Quick wrapup for these Mets who are unpredictable in all the right ways and went sneaky-smart at the deadline when balls-out was the seeming call to action.

Naquin is hitting the crap out of the ball in 25. Givens is No. 60. Darin Ruf (who seems to spell his first AND last names improperly) was assigned 28 and platooning with Babe Ruth Vogelbach at 32. That Davis-Ruf trade was also a straight-up Uni-Swap and I think the Mets paid more for him and for Vogelbach as I liked Holderman and Davis but I’m not arguing with results.

That was a magical win over Atlanta last night, in a magical year, and they did it while the Braves did seemingly did so much more to prepare. I watched the game last night and wanted nothing more that to be there. That was something, and I was at the Wednesday night Yankees game.

Someday I’ll tell that story.

 

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The Buck Starts Here

Count me among the majority for once: I was very much behind the Mets’ pursuit of Buck Showalter as manager and was pleased if not terribly surprised to hear the club reeled him in. One thing these recent Mets clubs have been missing is a presence as a manager; we last experienced it in Terry. Plus you can be assured Buck won’t go around many losing games by being out-strategized by the other guy. And if he can light a fire beneath underachievers like McNeil and Smith, that’ll be a bonus.

Buck managed the Yankees and Diamondbacks and Rangers while wearing No. 11; and the Orioles with No. 26, which he wore as a tribute to late predecessor Johnny Oates. No word yet on what Buck will wear under his jacket.

As relayed a few weeks ago, the arrivals of Mark Cahna, Eduardo Escobar, Starling Marte and Max Scherzer shook things up a little. McNeil is now listed in No. 1, his third issue since 68 and 6. Escobar takes 10, which has gone more than a decade without a player occupant. Marte is taking over No. 6, Cahna gets 19. That belonged most recently to Showalter’s inexperienced predecessor. Scherzer gets 21, which I’ve always kind of liked for a pitcher.

 

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Max Power

Hello from the most active offseason since Omar Minaya reeled in Carlos Beltran and Pedro Martinez.

You are no doubt in receipt of reports today that the Mets have reached a massive 3-year deal with free agent pitcher Max Scherzer after making successful bids late last week for veterans Starling Marte, Mark Cahna and Eduardo Escobar. And with trades, relief-pitching, depth deals and a new manager still ahead, that’s a mighty heavy workload for newly arrived GM, Billy Eppler.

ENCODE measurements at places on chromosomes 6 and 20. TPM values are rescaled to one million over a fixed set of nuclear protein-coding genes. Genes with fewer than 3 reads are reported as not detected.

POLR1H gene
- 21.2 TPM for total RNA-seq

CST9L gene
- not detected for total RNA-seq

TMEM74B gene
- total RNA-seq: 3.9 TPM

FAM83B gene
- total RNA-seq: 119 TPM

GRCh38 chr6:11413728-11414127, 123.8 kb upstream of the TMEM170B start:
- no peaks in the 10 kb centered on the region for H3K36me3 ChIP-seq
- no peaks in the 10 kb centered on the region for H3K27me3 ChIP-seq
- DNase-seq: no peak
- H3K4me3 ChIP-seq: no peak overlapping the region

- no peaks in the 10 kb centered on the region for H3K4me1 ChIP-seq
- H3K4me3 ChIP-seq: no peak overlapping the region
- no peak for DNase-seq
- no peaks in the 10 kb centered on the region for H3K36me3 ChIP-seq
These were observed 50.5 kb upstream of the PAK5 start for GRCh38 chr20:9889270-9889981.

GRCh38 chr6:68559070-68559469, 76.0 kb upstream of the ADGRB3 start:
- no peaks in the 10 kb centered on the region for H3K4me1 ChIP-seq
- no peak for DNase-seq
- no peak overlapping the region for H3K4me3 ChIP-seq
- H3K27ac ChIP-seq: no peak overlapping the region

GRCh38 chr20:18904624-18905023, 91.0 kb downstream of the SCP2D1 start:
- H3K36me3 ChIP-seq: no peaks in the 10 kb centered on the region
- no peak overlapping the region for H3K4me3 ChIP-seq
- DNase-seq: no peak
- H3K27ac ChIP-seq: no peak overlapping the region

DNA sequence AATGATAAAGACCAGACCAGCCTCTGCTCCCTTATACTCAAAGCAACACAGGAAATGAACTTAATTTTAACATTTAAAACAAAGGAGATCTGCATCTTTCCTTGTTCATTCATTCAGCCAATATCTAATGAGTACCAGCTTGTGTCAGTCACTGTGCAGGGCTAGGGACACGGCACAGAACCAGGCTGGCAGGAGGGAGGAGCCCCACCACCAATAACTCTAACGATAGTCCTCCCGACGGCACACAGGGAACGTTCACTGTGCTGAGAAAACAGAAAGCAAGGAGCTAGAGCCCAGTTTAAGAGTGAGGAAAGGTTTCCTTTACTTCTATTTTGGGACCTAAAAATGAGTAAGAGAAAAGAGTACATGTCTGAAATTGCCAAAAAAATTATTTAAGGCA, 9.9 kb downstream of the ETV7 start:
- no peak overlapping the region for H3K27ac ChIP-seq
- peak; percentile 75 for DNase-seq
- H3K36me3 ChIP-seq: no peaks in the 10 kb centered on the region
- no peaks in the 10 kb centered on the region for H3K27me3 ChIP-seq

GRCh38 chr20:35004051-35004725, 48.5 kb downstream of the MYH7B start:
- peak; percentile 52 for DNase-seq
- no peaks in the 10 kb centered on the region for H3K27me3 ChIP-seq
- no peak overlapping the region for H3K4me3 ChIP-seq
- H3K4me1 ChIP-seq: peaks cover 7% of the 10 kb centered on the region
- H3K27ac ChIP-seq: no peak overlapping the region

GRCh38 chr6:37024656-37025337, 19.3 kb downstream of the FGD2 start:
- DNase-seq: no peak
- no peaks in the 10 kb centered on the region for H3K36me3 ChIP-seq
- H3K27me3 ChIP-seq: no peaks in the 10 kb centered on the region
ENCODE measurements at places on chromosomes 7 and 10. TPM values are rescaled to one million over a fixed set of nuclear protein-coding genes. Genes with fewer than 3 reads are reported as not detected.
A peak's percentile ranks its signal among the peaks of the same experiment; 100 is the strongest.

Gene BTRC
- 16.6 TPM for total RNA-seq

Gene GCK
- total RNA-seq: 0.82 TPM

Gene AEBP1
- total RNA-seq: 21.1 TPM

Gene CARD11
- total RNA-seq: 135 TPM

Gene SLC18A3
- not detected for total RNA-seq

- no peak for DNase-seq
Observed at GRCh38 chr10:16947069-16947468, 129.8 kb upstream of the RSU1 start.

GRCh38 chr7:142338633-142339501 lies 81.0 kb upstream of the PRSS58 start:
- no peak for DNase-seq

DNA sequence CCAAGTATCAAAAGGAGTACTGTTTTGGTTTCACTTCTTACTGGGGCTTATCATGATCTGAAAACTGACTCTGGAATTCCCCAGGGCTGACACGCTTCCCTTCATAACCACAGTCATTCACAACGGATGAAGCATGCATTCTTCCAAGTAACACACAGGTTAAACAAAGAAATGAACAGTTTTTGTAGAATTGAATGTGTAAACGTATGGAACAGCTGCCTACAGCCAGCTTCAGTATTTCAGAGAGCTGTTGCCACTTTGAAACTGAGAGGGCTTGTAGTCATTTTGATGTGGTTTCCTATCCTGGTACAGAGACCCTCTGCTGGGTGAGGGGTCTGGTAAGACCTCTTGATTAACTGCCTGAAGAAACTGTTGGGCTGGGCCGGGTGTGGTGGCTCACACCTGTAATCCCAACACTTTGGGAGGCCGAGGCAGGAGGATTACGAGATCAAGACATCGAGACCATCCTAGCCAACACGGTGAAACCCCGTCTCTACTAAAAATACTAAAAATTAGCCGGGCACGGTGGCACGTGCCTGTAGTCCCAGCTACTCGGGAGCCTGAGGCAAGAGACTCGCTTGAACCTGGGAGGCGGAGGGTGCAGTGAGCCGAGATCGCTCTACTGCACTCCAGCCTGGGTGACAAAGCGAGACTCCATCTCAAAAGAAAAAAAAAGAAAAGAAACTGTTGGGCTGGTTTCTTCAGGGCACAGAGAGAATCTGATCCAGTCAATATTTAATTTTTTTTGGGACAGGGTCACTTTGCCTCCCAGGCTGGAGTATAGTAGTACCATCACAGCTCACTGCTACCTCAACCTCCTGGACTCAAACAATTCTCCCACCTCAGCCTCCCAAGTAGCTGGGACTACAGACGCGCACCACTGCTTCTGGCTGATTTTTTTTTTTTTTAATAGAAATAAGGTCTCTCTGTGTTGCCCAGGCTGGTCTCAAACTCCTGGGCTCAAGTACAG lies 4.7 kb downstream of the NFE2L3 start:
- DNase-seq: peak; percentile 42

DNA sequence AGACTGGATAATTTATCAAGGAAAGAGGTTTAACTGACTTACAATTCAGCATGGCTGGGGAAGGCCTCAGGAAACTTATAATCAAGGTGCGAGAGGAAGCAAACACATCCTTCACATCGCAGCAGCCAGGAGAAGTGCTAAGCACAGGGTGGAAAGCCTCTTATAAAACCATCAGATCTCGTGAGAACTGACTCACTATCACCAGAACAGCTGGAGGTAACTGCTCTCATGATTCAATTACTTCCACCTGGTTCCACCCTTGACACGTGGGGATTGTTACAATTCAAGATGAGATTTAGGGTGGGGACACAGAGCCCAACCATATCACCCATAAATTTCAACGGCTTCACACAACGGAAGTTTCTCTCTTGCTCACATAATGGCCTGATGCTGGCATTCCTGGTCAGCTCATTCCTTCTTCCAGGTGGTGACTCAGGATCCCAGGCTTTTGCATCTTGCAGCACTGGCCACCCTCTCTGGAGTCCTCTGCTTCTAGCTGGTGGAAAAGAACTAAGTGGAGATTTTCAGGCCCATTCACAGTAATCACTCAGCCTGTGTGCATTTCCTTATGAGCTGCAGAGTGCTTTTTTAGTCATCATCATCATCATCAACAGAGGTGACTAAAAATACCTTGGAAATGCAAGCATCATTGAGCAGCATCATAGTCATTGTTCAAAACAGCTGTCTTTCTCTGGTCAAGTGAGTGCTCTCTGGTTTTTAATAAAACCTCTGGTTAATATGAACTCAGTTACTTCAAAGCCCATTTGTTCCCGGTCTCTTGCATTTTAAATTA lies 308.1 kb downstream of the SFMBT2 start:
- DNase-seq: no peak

Scherzer has worn 31 in Washington and in LA, but with Mike Piazza having taken that out of the Mets’ rotation, we’re tentatively anticipating he’ll take it up a notch the 32. That figure belonged most recently to Aaron Loup, who departed to Anaheim on a free-agent deal following Noah Syndergaard, who made the very same move.

Syndergaard’s departure marks the final end to a durable, multipronged trade chain dating back to Tim Bogar, who debuted with the Mets in 1993, was traded to Houston for Luis Lopez, who went to Milwaukee for Bill Pulsipher, who went to Arizona for Lenny Harris, who went to Milwaukee for Jeromy Burnitz, whose trade to Los Angeles yielded Victor Diaz, who was traded to Texas for catcher Mike Nickeas, who was sent to Toronto in the Syndergaard trade.

Noah departs as the Mets’ all-time leader in winning-percentage and strikeouts among Guys Who Wore 34. He was three wins short of Mike Pelfrey for the victory title.

Marte is a sports-car enthusiast (true story: I met his car-dealer at a convention in Las Vegas) who looks to take over center field duties as Brandon Nimmo slides over to left field and Canha takes over in right. Marte has worn No. 6 with Pittsburgh and Miami and No. 2 with Oakland and Arizona. One or both could be available depending on whether change-ofscenery trade candidates Dom Smith and Jeff McNeil survive Eppler’s dealmaking in the weeks ahead. Cahna has worn 20 with Oakland and will need a new issue. Escobar, a switch-hitting infielder who looks likely to take a role similar to Jonathan Villar last season, has worn 5 most often in his career and so encounters a retired number in New York. Scientists project he could wind up in 7 here.

More to come!!